It’s also opening the door to the kind of warped non-Biblical mysticism of the NAR, Bethel and related churches, where the Bible is as welcome as it is in a Catholic church, this time replaced by experience rather than tradition.

That sounds dramatic, but it’s sadly true.

Statement 4: Thou Shalt Not Obey the 10 Commandments

Quote from Andy Stanley’s ‘Irresistible’ book page 136:

“The 10 Commandments have no authority over you. None. To be clear: Thou Shalt Not Obey the 10 Commandments.”

My response: Andy’s explanation for this statement is that we are in a new covenant under Jesus, which is true. However, his use of wording is reckless at best.

He says his target audience is people he doesn’t want to turn off from the faith, so basically new believers.

To actually tell them NOT to obey the 10 commandments, all of which are pretty simple and obvious as a moral guideline to what God expects to be written on our hearts is horrendous.

Yes, Jesus is a better covenant than Moses, but the Holy Spirit writes God’s basic moral code on our hearts.

If someone thus tells you explicitly NOT to obey the 10 commandments as a cheap shock-jock tactic, that is an insult to God. I would say – thou shalt not listen to that preacher. Period.

Again, Andy is of course opening the door for future heresies and going one step further than the Catholic Church who removed idolatry from the commandments so they could keen their idols.

Instead, Andy’s just sweeping them all away but removing idolatry does have the added bonus of opening a path back to Rome.

Statement 5: Ignore Old Testament advice

Quote from Irresistible page 166:

“The Old Testament is great for inspiration but not application. Don’t do anything the Old Testament tells you to do because someone in the Old Testament tells you to do it or because they did it themselves.”

My response: Mmmm. Really? Well Andy elsewhere says the Old Testament writers tell us about Jesus, so do we not follow their lead or advice? Do we not follow the advice of the Psalms? Are there no good moral teachings in the Old Testament?

These, sadly, are badly chosen statements made for effect at best. This is a terrible blanket statement for young Christians or anyone come to that.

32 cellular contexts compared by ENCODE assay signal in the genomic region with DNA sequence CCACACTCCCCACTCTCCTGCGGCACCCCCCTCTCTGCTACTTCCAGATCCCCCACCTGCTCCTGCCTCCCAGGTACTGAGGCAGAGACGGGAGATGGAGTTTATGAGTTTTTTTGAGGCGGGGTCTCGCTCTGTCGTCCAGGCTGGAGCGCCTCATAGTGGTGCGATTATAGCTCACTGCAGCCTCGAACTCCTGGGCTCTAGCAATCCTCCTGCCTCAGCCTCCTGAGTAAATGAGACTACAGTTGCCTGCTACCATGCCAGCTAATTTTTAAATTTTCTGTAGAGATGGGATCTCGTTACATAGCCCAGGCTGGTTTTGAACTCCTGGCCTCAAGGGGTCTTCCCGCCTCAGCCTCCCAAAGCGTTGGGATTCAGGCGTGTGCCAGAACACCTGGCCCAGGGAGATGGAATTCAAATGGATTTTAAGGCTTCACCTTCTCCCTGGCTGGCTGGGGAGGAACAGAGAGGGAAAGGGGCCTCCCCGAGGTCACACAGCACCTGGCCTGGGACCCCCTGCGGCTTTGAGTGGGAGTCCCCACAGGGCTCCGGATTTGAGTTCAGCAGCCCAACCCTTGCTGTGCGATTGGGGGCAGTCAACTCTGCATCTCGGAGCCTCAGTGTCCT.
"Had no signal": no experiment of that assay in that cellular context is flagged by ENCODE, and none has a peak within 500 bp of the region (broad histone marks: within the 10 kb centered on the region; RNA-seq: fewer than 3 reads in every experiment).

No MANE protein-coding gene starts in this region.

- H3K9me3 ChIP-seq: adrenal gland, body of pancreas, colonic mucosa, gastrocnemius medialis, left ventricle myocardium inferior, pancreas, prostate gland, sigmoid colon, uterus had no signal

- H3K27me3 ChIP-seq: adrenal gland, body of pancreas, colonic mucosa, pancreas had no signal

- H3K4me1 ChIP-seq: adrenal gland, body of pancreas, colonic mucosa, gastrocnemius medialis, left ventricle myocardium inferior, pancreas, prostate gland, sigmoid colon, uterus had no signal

This is in no way an exhaustive list of the problems I have found in Andy Stanley’s teaching. He is, in my opinion far too happy to play fast and loose with scripture and the result is false doctrine and, often, false statements.

He also likes to throw in the statement ‘this is big’ or ‘this is important’ in the style of a used car salesman just before giving a subjective or questionable ‘fact’ he wants to lodge in the mind of the listener, usually straight to camera.

It’s a cheap and effective trick, but it’s manipulative.

I am not suggesting that Andy has not done good work or said good things. Indeed, if you listen to him defend his sermons or statements, he will say be believes the Bible totally and has been misunderstood.

Sorry, not good enough. So he believes in the Bible 100% but, if so, he should be saying that AS he makes his statements, not in hidden interviews when he gets a bit of flak.

So he believes, but what about all those he mistakenly made doubt the Bible? Do they get that luxury if they don’t read your belated explanations? No, they are mislead.

Why not put a warning of footnote on the thousands of DVDs or clips to explain that your quotes should not be misunderstood? But no.

This, I’m afraid, is unacceptable but typical of a Christian world where agendas are played out and book sales or marketing via controversy are more important than truth.

The series The Bible for Adults is less troublesome than some, but even so it includes a multitude of false statements and comments aimed at making you doubt your faith. For instance:

1. He suggests debating the Big Bang Theory
2. He says God wanted the Israelites to go astray in the wilderness and gave them over to worship other Gods so it would be better when they repented. Newsflash: they didn’t! They were not let into the promised land.
3. He says the Jews weren’t persecuted by the Roman Empire (must have forgotten the sacking of Jerusalem and that they were only saved persecution by paying taxes to the Emperor.
4. He quotes atheist Richard Dawkins (really??)

Can we trust a guy who twists history and gives a voice to people who hate our faith?

In short, Andy Stanley seems to delight in making us question our faith and the infallibility of scripture, though he claims his faith is 100%.

He seems to rank science higher than God’s word.

The name of the series The Bible for Adults says it all. As does his series mockingly called ‘the Bible tells me so’.

To quote:

“Perhaps you were taught, as I was taught, that ‘Jesus loves you this I know, for the Bible tells me so’. That is where our trouble began.”

He later states:

“It is next to impossible to defend the entire Bible.”

God doesn’t need you, me or anyone to successfully defend his Word against mockers. We just have to defend him and side with him NOT try to cosy up to Richard Dawkins!

God has NEVER existed within the scope of human logic or understanding. He is the creator of the world, he can move mountains. Don’t box him into human science and our limited understanding.

Andy is basically saying: only a child would believe this stuff. Grow up, kick the myths into touch and turn to a logical faith in Jesus, not the Bible.

Considering Jesus was born of a virgin, walked on water, died and rose again and flew up to heaven I have to question whether embracing a scientific, logical, worldly view of the Bible and Jesus is compatible.

So, in my view, Andy’s teaching is (as Andy would put it himself), ‘a house of cards’ creating a weak, vague faith in Jesus that will collapse with a blow of the wind.

No, a strong faith in Jesus is only strengthened by the prophets. Once you read Daniel and Revelation with the guidance of the Holy Spirit, your faith becomes rock solid.

In love.